As much as I try, I don’t think I will ever make any kind of favorites list without mentioning this book. I’m really sorry, guys, but again: HAVE YOU SEEN MY REVIEW? There is more CAPS than I ever care to write with. I just adore this book til the moon and back, and I just can’t seem to stop rereading it. Ever. It still makes me laugh so hard I cry. Speaking of which…
Again, I believe we’ve been over this too. Several times. But GUYS. The ENTIRE Hex Hall series. (No matter what I said about Spell Bound!) I love these books. I want Sophie to be my best friend. I want Archer to be my boyfriend. (SHH, don’t tell my real boyfriend!) I want Jenna to be my best friend. I LOVE THESE BOOKS.
I think it’s bad that I live for the end of this book. Nothing gives me more glee than to watch this love triangle set up, knowing what’s coming. I think that’s a sign that I need to either stop reading books with love triangles in them or get therapy. Or, you know, both. But seriously. Check out my book review! And read this if you want a fresh take on a love triangle!
TIME FOR MORE CAPS. Why? Because why not! I adore this book and I’m not ashamed to say it! (Seriously, have you SEEN my book review?) Anyways. This book is for people who want a fresh new world to explore, people who want to see some interesting characters AND people who want some real romance. It’s like you can’t lose!
Seriously? Did you think you could get out of one of my lists without a Cassandra Clare book? Because you can’t. Ever. READ THESE BOOKS. Okay, so, her Infernal Devices series is said to be better than this Mortal Instruments series, but these were the first ones I read and therefore closest to my heart.
Over at the lovely The Broke and the Bookish blog, they run a feature called “Top Ten Tuesday.” Because I have been meaning to get in on this for AGES, I finally managed to set down and get myself to DO it. I decided to take the prompt and do my Top Ten Historical Fiction books, because I just recently found myself back on this kick. It should be noted that I read mostly Egyptian and Tudor England books, hence the lack of variety on the list. 😛 (All links will go to the book’s Goodreads page so you can read more about them.)
1. The Heretic Queen by Michelle Moran
If you enjoy Egyptian historical fiction and have NOT read this book, there is something seriously wrong with you. Not kidding. This one deals with Nefertari, the beloved queen of Ramses the Great. It also postulates a few things that could have been possible to make the history more interesting, which will only make sense to you if you read…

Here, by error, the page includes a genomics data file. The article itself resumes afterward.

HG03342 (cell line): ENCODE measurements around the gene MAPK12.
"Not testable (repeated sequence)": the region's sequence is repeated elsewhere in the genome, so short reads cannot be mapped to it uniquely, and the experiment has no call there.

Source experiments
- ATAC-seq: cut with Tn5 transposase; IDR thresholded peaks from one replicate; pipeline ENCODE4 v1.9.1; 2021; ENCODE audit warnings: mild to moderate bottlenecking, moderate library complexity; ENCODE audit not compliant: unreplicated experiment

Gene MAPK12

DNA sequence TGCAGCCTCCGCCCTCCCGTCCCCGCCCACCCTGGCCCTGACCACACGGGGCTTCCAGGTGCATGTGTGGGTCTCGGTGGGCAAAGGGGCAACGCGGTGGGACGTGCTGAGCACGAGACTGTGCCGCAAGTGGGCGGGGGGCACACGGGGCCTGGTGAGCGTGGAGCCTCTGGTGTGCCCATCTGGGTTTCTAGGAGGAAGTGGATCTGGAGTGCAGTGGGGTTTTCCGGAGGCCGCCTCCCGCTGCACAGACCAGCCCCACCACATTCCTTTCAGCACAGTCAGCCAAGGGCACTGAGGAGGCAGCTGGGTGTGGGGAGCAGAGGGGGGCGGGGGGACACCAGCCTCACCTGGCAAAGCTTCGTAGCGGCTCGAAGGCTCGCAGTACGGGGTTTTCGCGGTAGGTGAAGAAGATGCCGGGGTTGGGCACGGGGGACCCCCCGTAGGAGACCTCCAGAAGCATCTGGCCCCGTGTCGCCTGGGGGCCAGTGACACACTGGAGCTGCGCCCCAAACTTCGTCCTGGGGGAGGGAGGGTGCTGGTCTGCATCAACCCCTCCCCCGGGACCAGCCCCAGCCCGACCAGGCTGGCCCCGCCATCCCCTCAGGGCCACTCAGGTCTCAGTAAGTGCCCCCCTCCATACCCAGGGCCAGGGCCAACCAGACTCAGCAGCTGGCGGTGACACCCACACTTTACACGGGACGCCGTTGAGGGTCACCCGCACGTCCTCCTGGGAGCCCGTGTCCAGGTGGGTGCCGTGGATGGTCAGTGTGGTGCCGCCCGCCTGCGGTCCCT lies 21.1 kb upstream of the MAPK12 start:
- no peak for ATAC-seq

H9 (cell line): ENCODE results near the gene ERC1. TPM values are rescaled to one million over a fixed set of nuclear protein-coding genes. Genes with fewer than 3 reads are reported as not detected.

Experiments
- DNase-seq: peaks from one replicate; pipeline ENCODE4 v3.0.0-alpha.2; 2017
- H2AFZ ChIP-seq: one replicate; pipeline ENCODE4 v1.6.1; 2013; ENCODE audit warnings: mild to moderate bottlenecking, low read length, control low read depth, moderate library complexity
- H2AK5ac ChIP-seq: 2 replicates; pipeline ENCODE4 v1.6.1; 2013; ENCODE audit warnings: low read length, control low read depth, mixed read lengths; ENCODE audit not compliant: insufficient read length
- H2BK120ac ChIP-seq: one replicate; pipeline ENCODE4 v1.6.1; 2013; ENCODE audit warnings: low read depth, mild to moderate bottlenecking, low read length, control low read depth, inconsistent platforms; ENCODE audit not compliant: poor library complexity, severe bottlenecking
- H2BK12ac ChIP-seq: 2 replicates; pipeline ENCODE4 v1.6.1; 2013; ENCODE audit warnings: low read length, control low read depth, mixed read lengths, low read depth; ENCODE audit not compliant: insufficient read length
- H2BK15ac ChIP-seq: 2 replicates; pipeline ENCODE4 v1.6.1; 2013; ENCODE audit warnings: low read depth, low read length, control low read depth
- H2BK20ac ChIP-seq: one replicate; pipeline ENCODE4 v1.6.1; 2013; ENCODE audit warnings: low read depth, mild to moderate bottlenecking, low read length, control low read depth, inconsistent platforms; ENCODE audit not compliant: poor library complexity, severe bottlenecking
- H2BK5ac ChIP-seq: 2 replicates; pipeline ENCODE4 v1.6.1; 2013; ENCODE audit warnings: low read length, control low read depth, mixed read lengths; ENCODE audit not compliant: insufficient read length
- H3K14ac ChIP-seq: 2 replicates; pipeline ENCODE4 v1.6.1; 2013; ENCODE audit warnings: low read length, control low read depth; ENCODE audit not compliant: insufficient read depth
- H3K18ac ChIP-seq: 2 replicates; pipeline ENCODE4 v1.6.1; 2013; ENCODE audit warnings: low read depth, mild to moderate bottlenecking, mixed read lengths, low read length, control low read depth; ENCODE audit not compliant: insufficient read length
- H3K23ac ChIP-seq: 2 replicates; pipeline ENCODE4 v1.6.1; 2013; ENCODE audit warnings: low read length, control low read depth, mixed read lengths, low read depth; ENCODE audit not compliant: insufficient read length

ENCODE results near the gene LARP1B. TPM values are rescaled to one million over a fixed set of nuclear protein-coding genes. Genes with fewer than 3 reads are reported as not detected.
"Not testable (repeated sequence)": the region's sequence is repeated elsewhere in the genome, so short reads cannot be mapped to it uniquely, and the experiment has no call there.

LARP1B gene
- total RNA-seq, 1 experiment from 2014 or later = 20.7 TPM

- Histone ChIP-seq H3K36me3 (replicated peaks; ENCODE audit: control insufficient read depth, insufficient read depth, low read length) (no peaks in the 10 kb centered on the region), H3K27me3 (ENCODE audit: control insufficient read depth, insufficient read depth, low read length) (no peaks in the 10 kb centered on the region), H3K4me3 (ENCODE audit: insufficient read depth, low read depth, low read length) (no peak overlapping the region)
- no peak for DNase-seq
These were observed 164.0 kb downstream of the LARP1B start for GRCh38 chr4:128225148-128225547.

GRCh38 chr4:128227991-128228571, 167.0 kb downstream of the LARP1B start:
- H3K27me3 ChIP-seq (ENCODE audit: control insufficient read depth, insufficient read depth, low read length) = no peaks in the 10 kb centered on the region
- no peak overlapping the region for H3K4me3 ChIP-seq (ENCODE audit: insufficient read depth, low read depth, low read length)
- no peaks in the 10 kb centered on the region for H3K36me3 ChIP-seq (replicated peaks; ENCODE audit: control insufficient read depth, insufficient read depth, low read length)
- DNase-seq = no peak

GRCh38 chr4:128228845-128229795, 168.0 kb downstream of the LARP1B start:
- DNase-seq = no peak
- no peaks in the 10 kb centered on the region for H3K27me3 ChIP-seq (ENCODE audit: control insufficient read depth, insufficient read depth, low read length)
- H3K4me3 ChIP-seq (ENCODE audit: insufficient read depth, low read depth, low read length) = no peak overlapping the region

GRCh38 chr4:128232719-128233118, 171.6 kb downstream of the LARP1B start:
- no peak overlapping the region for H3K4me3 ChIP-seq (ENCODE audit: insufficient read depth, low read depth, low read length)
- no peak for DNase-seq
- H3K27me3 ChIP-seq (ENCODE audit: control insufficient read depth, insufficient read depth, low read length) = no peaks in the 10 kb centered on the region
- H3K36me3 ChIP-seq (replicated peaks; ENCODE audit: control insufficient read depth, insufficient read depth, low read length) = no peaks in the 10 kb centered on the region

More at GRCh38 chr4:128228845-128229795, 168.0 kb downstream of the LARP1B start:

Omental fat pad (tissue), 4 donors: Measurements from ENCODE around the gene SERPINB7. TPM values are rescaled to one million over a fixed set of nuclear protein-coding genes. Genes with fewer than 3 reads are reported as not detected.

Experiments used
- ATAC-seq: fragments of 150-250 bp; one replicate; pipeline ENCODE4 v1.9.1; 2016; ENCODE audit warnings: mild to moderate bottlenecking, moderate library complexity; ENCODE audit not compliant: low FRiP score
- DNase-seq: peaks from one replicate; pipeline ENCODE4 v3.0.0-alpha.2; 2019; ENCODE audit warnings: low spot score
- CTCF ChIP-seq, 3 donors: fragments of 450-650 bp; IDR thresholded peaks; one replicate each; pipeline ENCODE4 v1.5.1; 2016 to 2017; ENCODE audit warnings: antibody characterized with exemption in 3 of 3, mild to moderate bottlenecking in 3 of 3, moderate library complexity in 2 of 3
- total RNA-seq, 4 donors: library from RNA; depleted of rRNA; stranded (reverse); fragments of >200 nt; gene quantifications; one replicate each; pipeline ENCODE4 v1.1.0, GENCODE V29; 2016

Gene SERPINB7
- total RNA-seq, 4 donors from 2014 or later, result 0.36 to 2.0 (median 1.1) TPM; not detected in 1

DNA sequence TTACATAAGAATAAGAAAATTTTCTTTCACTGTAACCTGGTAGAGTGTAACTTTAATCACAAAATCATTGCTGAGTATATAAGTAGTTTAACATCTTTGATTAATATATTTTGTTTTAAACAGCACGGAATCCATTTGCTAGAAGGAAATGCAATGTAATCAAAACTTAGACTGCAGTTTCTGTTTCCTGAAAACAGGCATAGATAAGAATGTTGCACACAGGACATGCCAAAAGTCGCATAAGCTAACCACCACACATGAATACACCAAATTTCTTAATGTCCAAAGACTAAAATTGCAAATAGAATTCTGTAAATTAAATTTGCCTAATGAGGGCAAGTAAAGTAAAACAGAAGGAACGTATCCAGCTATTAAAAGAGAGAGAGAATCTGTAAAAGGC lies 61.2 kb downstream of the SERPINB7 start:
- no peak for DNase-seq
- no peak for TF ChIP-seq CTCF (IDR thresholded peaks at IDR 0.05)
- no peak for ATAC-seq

2. Nefertiti by Michelle Moran
Self explanatory as to which Pharaoh and Queen this one deals with. This was Moran’s first book, and the one that really got me interested in the Armana period in the first place. Gorgeously done, as always.
3. The Queen’s Governess by Karen Harper
I’ll admit, I was tentative about going into a book narrated by Queen Elizabeth’s governess Kat Ashley, but this was a surprise find I was very happy with.
4. Cleopatra’s Daughter by Michelle Moran
Okay, yeah, I kind of hero-worship Moran. This one was her last Egyptian novel in a while, sadly, but it opened my eyes to a whole new story I had never realized existed: the story of Cleopatra’s daughter, Cleopatra Selene, and the rest of Cleopatra’s kids. I don’t know why this was a group of figures I never looked into before, because these poor kids were the only people left to deal with the fallout of their parents death and the Roman’s anger. Seriously. Read it.
5. The King’s Rose by Alisa M. Libby
I had never really been a fan of Catherine Howard, and in fact she was my least favorite of Henry VIII’s 6 wives. However, this book was done really well, and I actually started connecting with her. As always–and probably truthfully–she is depicted as vain and vapid, but she had other characteristics in this book that make her into a real, young girl who was placed in a powerful, dangerous situation.
6. Mistress of Rome by Kate Quinn
To this day, I have no idea why I picked up this book, since I usually avoid Roman history, but I’m glad I did. Not only was this a different kind of story, but it was also a historical with a real STORY hidden beneath all the layers. Some historicals read like a history book, especially when dealing with well written characters, so this was a refreshing read with a new story for me.
7. The Red Queen’s Daughter by Jaqueline Kolosov
Mostly recommended for young readers, this was another story I had never thought to look into. Catherine Parr’s young daughter with Thomas Seymour is thought to have died around the age of three or so, but this imagines what if she didn’t. PLUS, it adds in some elements of witchcraft and magic, which was equally awesome.